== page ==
My mom is getting her photos organized. I could easily be doing the same with my boxes of photos, but for now I am helping her organize, toss, and establish some order to her stacks of pictures. Recently going through box after box of her photographs with her, I was sent back in time. Memories were uncovered. Past moments that I wouldn’t have remembered if it weren’t for picture proof. Hair styles forgotten, clothes dared to be worn, expressions of joy, surprise, even a glimpse or two of sadness, all evidence of occurrence. Not just a dream or forgotten memory.
The way we take pictures has rapidly changed the last few years.
Everyone has a camera in their phone and I see events, brief moments, being captured in time with a click of button, more now than ever. It used to be phenomena to whip out the big camera, adjust the lens, focus and snap. You wouldn’t see the result until after you took the roll of film to the developer. Now, snap and you can see the result, post it to your friends, mail it to grandma, all in another snap. Yes, the convenience and technological advances are amazing. But my slower to adapt mind wouldn’t mind waiting for the film to develop so I can just be with the experience in front of me, instead of looking at a picture of what my kids are doing. The kids are right there, here in front of me, why am I being sucked in to taking their photo and now standing here looking at it?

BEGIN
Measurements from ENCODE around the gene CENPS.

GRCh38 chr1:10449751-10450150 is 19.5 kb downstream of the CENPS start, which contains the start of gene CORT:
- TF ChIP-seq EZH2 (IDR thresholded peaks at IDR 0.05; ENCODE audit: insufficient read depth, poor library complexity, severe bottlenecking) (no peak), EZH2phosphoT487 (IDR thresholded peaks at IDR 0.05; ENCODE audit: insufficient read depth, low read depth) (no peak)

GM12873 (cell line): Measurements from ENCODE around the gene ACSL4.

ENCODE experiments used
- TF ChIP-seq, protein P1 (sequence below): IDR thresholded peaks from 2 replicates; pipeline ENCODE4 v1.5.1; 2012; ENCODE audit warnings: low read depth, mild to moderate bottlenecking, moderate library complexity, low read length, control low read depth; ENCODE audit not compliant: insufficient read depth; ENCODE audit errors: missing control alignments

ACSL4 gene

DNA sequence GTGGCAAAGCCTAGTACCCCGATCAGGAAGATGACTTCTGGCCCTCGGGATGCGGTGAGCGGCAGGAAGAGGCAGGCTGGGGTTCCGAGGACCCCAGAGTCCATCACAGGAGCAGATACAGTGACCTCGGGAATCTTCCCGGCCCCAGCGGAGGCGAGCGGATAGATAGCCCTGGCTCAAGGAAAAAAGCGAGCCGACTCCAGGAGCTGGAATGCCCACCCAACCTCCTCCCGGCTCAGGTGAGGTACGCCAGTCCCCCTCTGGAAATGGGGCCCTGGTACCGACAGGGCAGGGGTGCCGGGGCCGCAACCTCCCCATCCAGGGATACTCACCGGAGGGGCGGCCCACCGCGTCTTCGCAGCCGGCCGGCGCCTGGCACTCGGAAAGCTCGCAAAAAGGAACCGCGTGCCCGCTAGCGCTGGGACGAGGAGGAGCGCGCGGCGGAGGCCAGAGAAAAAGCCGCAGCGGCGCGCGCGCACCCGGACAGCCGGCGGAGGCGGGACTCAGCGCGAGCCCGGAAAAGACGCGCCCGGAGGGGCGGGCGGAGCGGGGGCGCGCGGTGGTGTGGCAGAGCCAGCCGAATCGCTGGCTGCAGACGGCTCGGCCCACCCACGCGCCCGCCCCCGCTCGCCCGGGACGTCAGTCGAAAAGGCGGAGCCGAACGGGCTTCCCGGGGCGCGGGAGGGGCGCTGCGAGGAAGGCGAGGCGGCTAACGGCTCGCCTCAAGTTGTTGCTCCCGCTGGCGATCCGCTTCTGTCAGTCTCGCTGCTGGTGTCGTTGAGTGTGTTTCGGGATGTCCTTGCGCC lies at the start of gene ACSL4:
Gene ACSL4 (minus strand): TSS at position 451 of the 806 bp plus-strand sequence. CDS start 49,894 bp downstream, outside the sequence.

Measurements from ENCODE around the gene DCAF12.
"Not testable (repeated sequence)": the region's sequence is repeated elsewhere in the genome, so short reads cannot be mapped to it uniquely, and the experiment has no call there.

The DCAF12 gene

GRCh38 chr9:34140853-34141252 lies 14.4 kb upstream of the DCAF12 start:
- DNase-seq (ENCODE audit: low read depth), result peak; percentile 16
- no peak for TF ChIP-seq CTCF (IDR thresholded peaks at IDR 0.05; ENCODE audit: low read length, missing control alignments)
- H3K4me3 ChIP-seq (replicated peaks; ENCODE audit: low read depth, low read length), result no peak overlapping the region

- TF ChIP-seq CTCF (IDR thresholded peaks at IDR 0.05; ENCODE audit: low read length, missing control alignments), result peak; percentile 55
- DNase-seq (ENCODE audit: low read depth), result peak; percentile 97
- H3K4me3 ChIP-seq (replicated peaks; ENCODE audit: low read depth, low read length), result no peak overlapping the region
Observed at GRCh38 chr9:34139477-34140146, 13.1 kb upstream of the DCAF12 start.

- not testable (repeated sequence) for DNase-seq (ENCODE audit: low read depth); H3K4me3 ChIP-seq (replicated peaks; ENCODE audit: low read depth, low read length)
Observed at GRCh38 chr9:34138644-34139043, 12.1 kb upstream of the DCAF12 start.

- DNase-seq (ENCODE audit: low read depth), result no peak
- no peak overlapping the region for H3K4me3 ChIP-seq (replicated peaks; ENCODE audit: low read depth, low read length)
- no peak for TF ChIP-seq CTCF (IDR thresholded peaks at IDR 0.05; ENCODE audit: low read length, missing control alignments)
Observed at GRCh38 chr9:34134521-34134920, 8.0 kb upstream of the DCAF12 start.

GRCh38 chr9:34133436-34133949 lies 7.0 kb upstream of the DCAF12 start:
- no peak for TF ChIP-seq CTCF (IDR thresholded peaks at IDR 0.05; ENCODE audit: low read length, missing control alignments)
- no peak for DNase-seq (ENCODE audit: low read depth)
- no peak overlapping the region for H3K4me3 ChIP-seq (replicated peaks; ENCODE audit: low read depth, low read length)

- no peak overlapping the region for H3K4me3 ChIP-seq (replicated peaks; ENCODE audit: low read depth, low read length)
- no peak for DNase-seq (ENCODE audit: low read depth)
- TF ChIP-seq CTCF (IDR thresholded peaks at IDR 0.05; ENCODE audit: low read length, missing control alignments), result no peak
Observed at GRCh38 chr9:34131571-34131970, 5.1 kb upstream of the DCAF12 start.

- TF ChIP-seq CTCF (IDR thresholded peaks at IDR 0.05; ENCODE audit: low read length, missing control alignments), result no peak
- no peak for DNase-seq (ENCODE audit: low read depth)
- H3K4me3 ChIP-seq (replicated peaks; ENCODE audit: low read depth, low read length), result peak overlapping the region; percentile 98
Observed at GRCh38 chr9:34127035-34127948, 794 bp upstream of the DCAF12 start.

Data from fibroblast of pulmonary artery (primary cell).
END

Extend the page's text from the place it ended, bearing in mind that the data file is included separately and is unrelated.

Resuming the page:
What are we hoping to capture? To me the photographs are like words in a diary. Personal, intimate and meant to be viewed at another time not in the moment of the experience. The photo allows you to experience the moment again and again. That’s why I love stumbling across old photos. They are reminders of the past.
As we organize my mom’s photos each now has its own place. Every envelope with its own label: the one for grandchildren, German relatives, trips abroad, friends, family gatherings. I help mom organize the stacks. But it is up to her to keep or toss. And many will be tossed. She was married to a man who loved life and drank it up, but his picture taking ability well…not the best. So there are lots of photos of unidentified objects, darkness, blurs, backs of heads, and about fifty pictures of the same scene. She will look at them, relive the experience, hold the memory in her hand and then keep only the ones she wants to save, to pass on to her children. Valued moments passed on, worth re-living.
Holding on to the things that have a place in my heart and letting go of the ones that don’t. I can do that in my life with more than pictures.
by J.G. McGlothern